“The key is how you practice, how you analyze the results of your progress and learn from your mistakes that enables you to achieve greatness.”
—Geoff Colvin, Talent Is Overrated: What Really Separates World-Class Performers from Everybody Else
Continuing the discussion on practice and rehearsing, as author Geoff Colvin points out in his book, the key is “how you practice, how you analyze the results of your progress” and whether you “learn from your mistakes.”
We are living in an age of technology that allows us to assess our creative process in ways never imagined by Beethoven, Brahms or even Burt Bacharach. We can now instantly hear compositions as they are created, either digitally or analog. We can send MP3 files back and forth to collaborators. One of the co-hosts of my show, the Grammy nominated songwriter Pamela Oland, is co-writing songs with a composer in Holland and one in the Philippines.
Videotape and, if you can, record your rehearsals. Then you can watch and hear what you’re doing right and what you’re doing wrong. This is the time to be brutally honest and constructively critical of your performance.
If you’re in a new band and don’t have the money to get a fancy-schmancy Sony HD video camera, you’ve got a digital camera that is the size of a cell phone. And while we’re on the subject of cell phones, turn them off when you come to rehearsals! Nothing can be more annoying and distracting than the guitar player’s cell going off playing the intro to Coldplay’s Vida La Vida in the middle of rehearsing a “heartfelt” ballad.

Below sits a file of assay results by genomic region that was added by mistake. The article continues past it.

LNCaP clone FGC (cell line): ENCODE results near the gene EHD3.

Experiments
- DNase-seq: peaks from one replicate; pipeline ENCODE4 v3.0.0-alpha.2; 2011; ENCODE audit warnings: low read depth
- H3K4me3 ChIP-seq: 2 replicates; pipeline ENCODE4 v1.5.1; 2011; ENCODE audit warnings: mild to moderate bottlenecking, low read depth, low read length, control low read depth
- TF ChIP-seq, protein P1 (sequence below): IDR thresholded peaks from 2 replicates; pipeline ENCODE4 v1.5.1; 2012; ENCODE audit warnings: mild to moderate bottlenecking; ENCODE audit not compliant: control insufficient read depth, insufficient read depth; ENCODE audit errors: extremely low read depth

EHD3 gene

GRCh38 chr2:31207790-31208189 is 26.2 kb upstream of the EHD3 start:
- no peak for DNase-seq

Short of that, there is no excuse for you not to be able to video your rehearsals. And as the saying goes, the camera doesn’t lie. If you have someone outside of the band operating the camera, you’ll be able to see and hear everything that will tell you what needs to be worked on, especially those things your eyes and ears might miss in real time. Isn’t progress a beautiful thing?
Some important things to remember as you get close to show time… One thing that most new bands forget to do is to time the show, from beginning to end, including between-songs banter (and don’t forget to factor in applause). This is important because almost every venue has a time limit. If you hit that limit, some venues will either pull the plug on you or pull some extra dough out of your wallet. Either way, it’s an unpleasant experience. So please, time your sets!
Rehearse everything you’re going to do on stage. If you didn’t rehearse it, don’t do it! I’ve seen so many awkward situations happen on stage because somebody did something no one saw before and it threw everybody, or just the drummer, off. I’ve heard the excuse “well I just felt it right then…” That’s okay if you want to gamble looking like an amateur but all the pros I’ve ever worked with rehearsed everything, from the apparent “ad libbed” patter between tunes to where each performer moved on stage, to the length of solos. It’s always best to come in slightly under the amount of time you’re given, rather than over. (Remember the time constraints of sets.) Sure, some superstar acts have reputations of going on and on and on, Led Zeppelin and Bruce Springsteen come to mind. But hey, they are superstars and don’t mind paying the heavy fines when they go over the requisite time. And remember that attitude is for amateurs. With altitude, you don’t need attitude! You’ll fly higher without it.
Samm Brown III is a former record industry executive, a 10-time Gold/Platinum RIAA award-winning hit record producer and hit songwriter, arranger and conductor (Michael Jackson, Maxine Nightingale and New Edition). He’s also a film/TV composer and artist manager who hosts a weekly radio show on KPFK (90.7 fm), Sunday afternoon at 2pm called “Samm Brown’s For the Record.” He can be reached for songwriting/artist consultations or song evaluations at (818) 985-2711 ext.452 or sbrownKPFK@aol.com.